TAMPA — Buddy Johnson acknowledged Thursday that he sought a job from the company that sold Hillsborough County nearly $6 million in voting equipment while he was still supervisor of elections.
Johnson said he didn't see anything wrong with asking to work for Premier Elections Solutions, despite still managing a public office that owed the company $2.2 million.
"I lost the election and I was looking for a new career pursuit.'' There were never any "substantive conversations," Johnson said.
"I'm not ashamed to say at all that I was interested in the elections industry," he said.
His successor, however, called Johnson's interest in working for Premier "awful."
"What in the world is going on with this man?" asked Phyllis Busansky. "It's just unacceptable to ask for a job from people who you owe millions of dollars to, and who you're ultimately going to be paying."
Busansky needs to "focus on running the elections,'' Johnson said. "Sometimes when you criticize other people you feel like you're higher.''
Busansky defeated Johnson in a close race Nov. 4, but he remained supervisor another two months. After Busansky took control Jan. 7, she found an elections office in disarray: equipment that had not been inventoried, a batch of uncounted ballots and $2.2 million owed to Premier.
Hillsborough County commissioners voted unanimously Wednesday to seek a law enforcement investigation of Johnson after an audit concluded that he violated Florida law by overspending his office budget by nearly $1 million last year — which is on top of the $2.2 million owed Premier.
Secretary of State Kurt Browning wouldn't comment on Johnson's job search, but he said this week that he would consider action if an upcoming audit reveals Johnson misspent federal get-out-the-vote money.
Last year, Johnson spent about $2.5 million in federal grants on "voter education," including TV spots, radio ads, mass mailings and print pieces that featured his name and image prominently in the heat of a tight campaign.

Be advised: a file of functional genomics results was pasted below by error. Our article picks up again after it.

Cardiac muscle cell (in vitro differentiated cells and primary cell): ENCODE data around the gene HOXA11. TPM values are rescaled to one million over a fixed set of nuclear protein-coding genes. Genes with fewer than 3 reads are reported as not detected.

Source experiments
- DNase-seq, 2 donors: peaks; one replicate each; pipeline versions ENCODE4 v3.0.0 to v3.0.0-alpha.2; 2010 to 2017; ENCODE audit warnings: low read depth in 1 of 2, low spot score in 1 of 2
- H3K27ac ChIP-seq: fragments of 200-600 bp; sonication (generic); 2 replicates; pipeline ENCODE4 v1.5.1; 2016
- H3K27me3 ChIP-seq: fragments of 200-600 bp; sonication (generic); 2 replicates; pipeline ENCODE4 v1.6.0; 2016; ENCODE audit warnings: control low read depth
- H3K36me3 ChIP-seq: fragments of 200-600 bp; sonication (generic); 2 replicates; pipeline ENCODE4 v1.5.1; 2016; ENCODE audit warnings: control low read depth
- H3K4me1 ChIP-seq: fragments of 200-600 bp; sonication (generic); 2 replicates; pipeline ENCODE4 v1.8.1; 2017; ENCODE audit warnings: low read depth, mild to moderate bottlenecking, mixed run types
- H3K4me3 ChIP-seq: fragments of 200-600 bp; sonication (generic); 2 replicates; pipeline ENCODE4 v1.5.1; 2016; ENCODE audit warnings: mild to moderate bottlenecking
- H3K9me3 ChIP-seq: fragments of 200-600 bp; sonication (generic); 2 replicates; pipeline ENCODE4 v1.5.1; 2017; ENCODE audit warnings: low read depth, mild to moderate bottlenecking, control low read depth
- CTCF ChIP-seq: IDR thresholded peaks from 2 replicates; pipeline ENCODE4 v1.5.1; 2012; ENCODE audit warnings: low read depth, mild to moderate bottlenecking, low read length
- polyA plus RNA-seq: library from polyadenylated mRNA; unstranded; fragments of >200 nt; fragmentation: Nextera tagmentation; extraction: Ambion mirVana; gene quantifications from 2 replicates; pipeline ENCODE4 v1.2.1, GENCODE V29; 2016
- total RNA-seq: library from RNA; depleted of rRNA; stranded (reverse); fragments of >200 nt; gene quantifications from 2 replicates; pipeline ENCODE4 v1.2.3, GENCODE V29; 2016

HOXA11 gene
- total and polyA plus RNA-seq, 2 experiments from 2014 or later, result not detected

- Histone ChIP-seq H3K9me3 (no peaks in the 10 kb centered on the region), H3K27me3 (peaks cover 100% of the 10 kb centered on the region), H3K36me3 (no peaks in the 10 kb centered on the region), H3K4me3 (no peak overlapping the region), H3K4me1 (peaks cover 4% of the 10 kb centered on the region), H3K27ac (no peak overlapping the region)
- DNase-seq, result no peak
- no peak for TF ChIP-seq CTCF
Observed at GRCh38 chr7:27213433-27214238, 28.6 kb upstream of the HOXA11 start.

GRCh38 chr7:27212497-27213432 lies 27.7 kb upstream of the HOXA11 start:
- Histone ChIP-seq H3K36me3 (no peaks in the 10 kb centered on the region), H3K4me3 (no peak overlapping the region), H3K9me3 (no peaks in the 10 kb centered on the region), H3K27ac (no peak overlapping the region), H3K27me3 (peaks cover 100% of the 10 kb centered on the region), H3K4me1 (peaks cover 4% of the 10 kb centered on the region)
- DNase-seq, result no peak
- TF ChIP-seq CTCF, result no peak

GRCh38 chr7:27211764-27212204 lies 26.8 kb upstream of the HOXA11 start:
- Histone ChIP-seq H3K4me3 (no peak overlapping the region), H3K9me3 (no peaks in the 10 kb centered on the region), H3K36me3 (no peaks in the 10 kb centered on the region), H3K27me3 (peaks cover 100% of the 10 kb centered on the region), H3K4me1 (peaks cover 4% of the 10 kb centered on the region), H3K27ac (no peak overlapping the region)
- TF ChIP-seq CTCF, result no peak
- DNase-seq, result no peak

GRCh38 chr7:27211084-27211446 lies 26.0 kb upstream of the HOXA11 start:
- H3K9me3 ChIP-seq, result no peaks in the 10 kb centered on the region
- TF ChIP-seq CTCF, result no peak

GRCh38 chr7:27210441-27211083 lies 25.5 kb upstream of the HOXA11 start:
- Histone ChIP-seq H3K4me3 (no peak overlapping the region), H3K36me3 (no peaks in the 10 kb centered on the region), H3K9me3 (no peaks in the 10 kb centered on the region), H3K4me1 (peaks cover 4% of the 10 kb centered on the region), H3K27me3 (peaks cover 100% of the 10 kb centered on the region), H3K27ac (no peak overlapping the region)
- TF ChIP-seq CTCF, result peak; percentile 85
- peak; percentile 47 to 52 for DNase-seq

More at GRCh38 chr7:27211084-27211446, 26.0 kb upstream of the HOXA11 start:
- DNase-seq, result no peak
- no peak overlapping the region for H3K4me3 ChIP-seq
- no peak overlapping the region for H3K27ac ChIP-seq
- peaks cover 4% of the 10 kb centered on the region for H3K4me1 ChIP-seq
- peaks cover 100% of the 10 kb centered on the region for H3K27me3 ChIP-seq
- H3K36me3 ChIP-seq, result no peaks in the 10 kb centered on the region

Johnson, 56, is a co-founder of BuddyFreddys restaurants and a member of the board of Star Buffet, which now owns the chain along with a string of other family restaurants, and lives in Plant City. He served three terms as a state representative in the 1990s. He also directed the state Division of Real Estate before being appointed Hillsborough elections supervisor by Gov. Jeb Bush in 2003 when Pam Iorio ran for Tampa mayor. Johnson won the office outright in 2004.
Johnson confirmed seeking work with Premier shortly after a company spokesman told the St. Petersburg Times that Johnson asked twice for a job. He asked Dave Byrd, Premier's president, during phone conversations in mid November and early December.
Byrd, said company spokesman Chris Riggall, felt uncomfortable with the inquiries, even though they were vague and didn't specify a salary.
Byrd didn't feel it was appropriate partly because Johnson's office owed a large amount of unpaid bills to Premier, Riggall said.
It was certainly a nervy request considering Johnson blamed Premier for Election Day mishaps. Premier won a $5.8 million contract last February to provide Hillsborough with optical scan machines. In the August primary, Johnson said the company was responsible for a delay in tallying the votes. During the November election, there were even longer delays, and Johnson once again blamed Premier.
Thursday, he said he thought they have a "great product,'' although he wishes they had "stepped up a little sooner'' about the election glitches.
County Commissioner Rose Ferlita said she couldn't believe Johnson tried getting a job with a company he had criticized in the past.
"I don't even know how you could take this man seriously," Ferlita said. "He wanted a job? What did he expect them to think they would get, except more of the same behavior they've already seen?"
Johnson definitely needs the money.
Last week, a circuit judge entered a $415,878 judgment against him in Sarasota County, completing a foreclosure on loans Johnson signed for in 2006 to buy a luxury condo.
That same week, a retired couple sued Johnson in Hillsborough Circuit Court, accusing him of defrauding them in 2007 in his purchase of their 20-acre Plant City property for $800,000. The couple say Johnson conspired with a local title company and Sunshine State Federal Savings and Loan, whose president at the time of land purchase was Johnson's re-election campaign treasurer.
Johnson said he also asked other elections companies if he could work for them, but he wouldn't name them.
"The abuse that I've taken from the media the last couple of months has not helped those prospects," Johnson said. "Right now, I'm just looking at different things.''
But his career in elections might have ended.
"I've had my fill of elections for right now," he said. "It's nasty, nasty witch-hunt politics. I just want to move on."
Michael Van Sickler can be reached at (813) 226-3402 or firstname.lastname@example.org.